Diet

Consuming a nutritious diet considerably lowers the chance of COPD, research outcomes present – COPD Information Right now

Adhering to a healthy diet – be it a Mediterranean diet, a prudent diet or a diet supported by health associations – significantly lowers the risk of chronic obstructive pulmonary disease (COPD), as a recent meta-analysis suggests.

Unhealthy diets like the Western diet seem to increase this risk, but the results did not reach statistical significance. Additional studies, accompanying people on certain diets for long periods of time, are needed to better understand the effects of the diet on COPD.

The study, "Relationship between dietary habits and COPD: a systematic review and meta-analysisWas published in the journal ERJ Open Research.

While exposure to tobacco smoke is a major driver of COPD, some people who develop the disease have never smoked as several efforts are currently being made to contain the disease that focus on smoking cessation. This suggests that other risk factors may also contribute to the development and progression of the disease.

Diet can be one of the modifiable risk factors for COPD, as some review studies report that eating an antioxidant-rich fruit and vegetable diet is associated with a reduced incidence of COPD. However, these studies have looked at the intake of certain foods or nutrients, rather than looking at people's eating patterns that are easier to understand and implement.

Researchers from McMaster University, Canada, conducted a systematic review of the studies published over the past four decades that looked at the relationship between dietary habits and COPD measures such as incidence (number of new cases), prevalence (number of all cases). Quality of life, lung function, and mortality.

The final analysis included eight studies published from 2007 to 2019, including five cross-sectional studies (that examine a population at a point in time) and three cohort studies (that examine a group of people over time). Among them, three studies were rated “good” in terms of quality ratings. The rest were of "fair" quality and had some concerns about their design.

All eight studies looked at the effects of a healthy diet on COPD, and three of them also looked at the effects of an unhealthy diet. Diets varied from study to study, but healthy diets included the Mediterranean diet, the prudent diet, and diets recommended by health organizations. Western diets and diets high in carbohydrates or refined foods were considered unhealthy.

ne of these studies reported quality of life or mortality.

The results showed that following healthy diets significantly reduced the risk of COPD and that the results did not reach statistical significance, although the opposite trend was observed with unhealthy diets.

One study also looked at changes in lung function, as assessed by spirometry, corresponding to a person's adherence to a healthy diet known as Dietary Approaches to Cessation of High Blood Pressure (DASH). The results showed that in COPD patients, lung function results did not correlate with dietary compliance. In controls without COPD, however, adherence to the DASH diet was associated with a significant decrease in the ratio of forced expiratory volume in one second to forced vital capacity – a ratio that indicates greater pulmonary obstruction.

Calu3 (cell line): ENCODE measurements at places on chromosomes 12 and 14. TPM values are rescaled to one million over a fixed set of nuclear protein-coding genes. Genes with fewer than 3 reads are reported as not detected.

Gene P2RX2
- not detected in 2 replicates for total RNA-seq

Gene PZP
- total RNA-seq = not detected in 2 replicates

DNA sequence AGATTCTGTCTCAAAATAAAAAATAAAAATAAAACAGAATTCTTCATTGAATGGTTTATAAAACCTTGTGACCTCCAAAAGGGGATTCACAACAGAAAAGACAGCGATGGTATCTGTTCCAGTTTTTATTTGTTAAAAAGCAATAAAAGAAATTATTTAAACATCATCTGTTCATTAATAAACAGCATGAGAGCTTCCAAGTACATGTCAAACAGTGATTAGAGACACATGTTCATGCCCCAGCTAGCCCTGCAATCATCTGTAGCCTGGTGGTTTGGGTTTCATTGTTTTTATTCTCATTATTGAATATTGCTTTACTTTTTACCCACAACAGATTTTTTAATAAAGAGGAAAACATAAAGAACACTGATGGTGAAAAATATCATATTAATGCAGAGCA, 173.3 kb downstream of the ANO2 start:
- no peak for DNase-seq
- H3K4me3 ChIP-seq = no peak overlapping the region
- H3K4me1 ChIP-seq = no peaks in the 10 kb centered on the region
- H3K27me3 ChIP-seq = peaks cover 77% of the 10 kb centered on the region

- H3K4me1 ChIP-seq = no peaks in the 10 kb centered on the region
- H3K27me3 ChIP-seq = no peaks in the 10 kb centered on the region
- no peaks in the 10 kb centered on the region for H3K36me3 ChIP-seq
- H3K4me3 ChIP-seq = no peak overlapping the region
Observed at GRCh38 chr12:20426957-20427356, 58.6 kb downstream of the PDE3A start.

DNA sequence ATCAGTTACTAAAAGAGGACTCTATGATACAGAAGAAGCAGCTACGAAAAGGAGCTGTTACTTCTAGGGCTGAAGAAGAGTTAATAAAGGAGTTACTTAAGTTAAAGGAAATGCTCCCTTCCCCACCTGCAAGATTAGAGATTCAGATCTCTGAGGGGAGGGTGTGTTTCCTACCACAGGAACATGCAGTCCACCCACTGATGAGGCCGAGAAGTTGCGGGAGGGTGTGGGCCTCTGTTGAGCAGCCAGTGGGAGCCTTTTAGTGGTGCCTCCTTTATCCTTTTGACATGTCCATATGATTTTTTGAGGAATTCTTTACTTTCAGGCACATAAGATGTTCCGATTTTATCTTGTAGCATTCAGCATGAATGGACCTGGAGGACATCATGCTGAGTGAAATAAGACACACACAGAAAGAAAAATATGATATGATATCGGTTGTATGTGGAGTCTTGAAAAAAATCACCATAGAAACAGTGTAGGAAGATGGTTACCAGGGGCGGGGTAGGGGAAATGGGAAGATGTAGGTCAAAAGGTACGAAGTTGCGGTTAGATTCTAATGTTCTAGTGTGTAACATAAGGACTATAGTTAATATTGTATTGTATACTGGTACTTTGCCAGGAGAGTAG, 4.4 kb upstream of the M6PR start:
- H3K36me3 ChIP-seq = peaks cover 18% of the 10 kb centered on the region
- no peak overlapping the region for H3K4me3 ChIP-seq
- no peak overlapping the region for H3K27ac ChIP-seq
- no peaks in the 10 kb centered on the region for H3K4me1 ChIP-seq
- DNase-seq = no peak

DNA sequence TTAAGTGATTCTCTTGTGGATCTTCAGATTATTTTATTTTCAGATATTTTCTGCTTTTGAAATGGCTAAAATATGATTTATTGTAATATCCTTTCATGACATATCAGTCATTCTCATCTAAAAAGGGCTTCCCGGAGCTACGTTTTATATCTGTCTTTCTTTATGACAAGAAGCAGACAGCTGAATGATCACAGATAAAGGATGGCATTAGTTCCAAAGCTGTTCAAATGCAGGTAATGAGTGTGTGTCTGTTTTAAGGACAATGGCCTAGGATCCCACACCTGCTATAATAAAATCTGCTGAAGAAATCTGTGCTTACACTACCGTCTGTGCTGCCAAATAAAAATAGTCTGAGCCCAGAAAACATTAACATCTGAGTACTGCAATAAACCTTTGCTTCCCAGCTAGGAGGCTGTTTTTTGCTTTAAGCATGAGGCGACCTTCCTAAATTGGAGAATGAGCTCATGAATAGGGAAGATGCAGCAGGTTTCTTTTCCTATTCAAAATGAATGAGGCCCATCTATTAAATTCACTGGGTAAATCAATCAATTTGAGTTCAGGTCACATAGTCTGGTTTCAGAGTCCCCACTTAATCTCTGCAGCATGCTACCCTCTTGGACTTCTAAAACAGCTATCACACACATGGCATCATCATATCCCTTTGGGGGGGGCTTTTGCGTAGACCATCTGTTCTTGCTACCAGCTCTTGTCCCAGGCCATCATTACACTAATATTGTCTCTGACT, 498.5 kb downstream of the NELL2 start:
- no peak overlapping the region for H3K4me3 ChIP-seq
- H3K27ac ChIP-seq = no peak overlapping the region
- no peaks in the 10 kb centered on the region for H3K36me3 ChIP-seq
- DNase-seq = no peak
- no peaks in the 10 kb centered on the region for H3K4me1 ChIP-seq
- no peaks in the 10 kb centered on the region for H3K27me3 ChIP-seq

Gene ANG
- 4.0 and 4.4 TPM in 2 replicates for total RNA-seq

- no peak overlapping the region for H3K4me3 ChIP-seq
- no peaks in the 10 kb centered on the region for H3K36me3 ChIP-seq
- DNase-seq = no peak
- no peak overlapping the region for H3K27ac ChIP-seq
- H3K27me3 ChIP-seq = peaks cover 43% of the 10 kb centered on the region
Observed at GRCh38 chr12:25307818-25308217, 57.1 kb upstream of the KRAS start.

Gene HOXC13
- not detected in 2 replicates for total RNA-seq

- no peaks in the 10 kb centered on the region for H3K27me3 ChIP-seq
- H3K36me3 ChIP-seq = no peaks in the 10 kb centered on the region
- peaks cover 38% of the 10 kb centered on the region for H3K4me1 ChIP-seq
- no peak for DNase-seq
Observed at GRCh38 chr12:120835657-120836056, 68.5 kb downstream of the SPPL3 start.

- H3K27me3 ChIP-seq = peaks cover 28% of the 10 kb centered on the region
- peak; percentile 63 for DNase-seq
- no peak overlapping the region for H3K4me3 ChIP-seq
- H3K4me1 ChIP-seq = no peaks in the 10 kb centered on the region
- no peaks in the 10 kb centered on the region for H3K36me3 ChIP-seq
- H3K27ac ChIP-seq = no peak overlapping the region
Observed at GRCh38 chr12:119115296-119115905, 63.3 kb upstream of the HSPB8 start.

"Overall, following a healthy diet was associated with a lower prevalence of COPD, while following an unhealthy diet was associated with a higher prevalence of COPD (not statistically significant)," the researchers wrote.

However, the team noted some limitations to their study, including the large amount of heterogeneity (diversity) between the included studies.

The researchers stressed that "more studies are needed, particularly longitudinal studies with sufficient performance (over time) to further examine the effects of healthy and unhealthy eating habits on COPD risk."

Inês received her PhD in Biomedicine from the University of Lisbon, Portugal, where she specialized in blood vessel biology, blood stem cells and cancer. Before that, she studied cell and molecular biology at the Universidade va de Lisboa and worked as a research assistant at the Faculdade de Ciências e Tecnologias and at the Instituto Gulbenkian de Ciência.

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Patrícia received her PhD in Medical Microbiology and Infectious Diseases from the Medical Center of Leiden University in Leiden, The Netherlands. She studied applied biology at the Universidade do Minho and was a postdoctoral fellow at the Instituto de Medicina Molecular in Lisbon, Portugal. Her work focused on the molecular genetic characteristics of infectious agents such as viruses and parasites.

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